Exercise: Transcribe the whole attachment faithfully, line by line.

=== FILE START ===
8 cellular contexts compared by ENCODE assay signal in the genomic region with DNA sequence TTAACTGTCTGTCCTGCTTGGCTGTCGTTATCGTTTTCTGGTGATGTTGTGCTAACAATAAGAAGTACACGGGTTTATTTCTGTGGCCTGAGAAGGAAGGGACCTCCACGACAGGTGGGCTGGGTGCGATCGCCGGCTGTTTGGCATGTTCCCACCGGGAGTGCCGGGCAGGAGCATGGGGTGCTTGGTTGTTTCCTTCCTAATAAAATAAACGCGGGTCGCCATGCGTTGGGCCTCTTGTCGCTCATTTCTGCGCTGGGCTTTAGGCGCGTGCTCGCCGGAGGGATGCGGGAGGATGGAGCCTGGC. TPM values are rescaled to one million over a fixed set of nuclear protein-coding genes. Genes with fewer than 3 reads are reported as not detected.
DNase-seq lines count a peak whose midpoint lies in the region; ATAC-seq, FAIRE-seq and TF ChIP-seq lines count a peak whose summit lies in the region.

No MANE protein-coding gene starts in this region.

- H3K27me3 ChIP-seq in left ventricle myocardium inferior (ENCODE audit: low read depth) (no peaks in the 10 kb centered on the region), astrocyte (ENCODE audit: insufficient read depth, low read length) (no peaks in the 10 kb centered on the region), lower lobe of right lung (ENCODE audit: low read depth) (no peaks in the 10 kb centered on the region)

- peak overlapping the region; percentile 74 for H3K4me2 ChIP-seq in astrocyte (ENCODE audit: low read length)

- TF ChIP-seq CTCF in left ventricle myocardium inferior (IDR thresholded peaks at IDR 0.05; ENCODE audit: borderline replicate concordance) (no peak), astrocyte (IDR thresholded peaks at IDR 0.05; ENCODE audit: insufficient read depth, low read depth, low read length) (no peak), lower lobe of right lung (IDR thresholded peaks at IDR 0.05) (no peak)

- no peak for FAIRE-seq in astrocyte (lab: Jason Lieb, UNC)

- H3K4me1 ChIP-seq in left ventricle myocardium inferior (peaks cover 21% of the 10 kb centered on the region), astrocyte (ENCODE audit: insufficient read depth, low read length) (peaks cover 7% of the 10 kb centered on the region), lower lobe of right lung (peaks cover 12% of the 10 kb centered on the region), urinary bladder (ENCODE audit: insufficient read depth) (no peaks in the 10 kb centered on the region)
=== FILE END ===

8 cellular contexts compared by ENCODE assay signal in the genomic region with DNA sequence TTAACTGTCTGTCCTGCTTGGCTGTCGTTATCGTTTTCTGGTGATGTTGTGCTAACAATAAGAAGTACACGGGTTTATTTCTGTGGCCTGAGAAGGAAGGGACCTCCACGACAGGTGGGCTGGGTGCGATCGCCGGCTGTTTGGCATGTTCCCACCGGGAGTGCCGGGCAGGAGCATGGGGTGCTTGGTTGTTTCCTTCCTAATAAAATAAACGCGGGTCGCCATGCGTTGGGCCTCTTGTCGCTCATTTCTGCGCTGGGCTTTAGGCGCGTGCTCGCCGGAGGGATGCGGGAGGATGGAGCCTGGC. TPM values are rescaled to one million over a fixed set of nuclear protein-coding genes. Genes with fewer than 3 reads are reported as not detected.
DNase-seq lines count a peak whose midpoint lies in the region; ATAC-seq, FAIRE-seq and TF ChIP-seq lines count a peak whose summit lies in the region.

No MANE protein-coding gene starts in this region.

- H3K27me3 ChIP-seq in left ventricle myocardium inferior (ENCODE audit: low read depth) (no peaks in the 10 kb centered on the region), astrocyte (ENCODE audit: insufficient read depth, low read length) (no peaks in the 10 kb centered on the region), lower lobe of right lung (ENCODE audit: low read depth) (no peaks in the 10 kb centered on the region)

- peak overlapping the region; percentile 74 for H3K4me2 ChIP-seq in astrocyte (ENCODE audit: low read length)

- TF ChIP-seq CTCF in left ventricle myocardium inferior (IDR thresholded peaks at IDR 0.05; ENCODE audit: borderline replicate concordance) (no peak), astrocyte (IDR thresholded peaks at IDR 0.05; ENCODE audit: insufficient read depth, low read depth, low read length) (no peak), lower lobe of right lung (IDR thresholded peaks at IDR 0.05) (no peak)

- no peak for FAIRE-seq in astrocyte (lab: Jason Lieb, UNC)

- H3K4me1 ChIP-seq in left ventricle myocardium inferior (peaks cover 21% of the 10 kb centered on the region), astrocyte (ENCODE audit: insufficient read depth, low read length) (peaks cover 7% of the 10 kb centered on the region), lower lobe of right lung (peaks cover 12% of the 10 kb centered on the region), urinary bladder (ENCODE audit: insufficient read depth) (no peaks in the 10 kb centered on the region)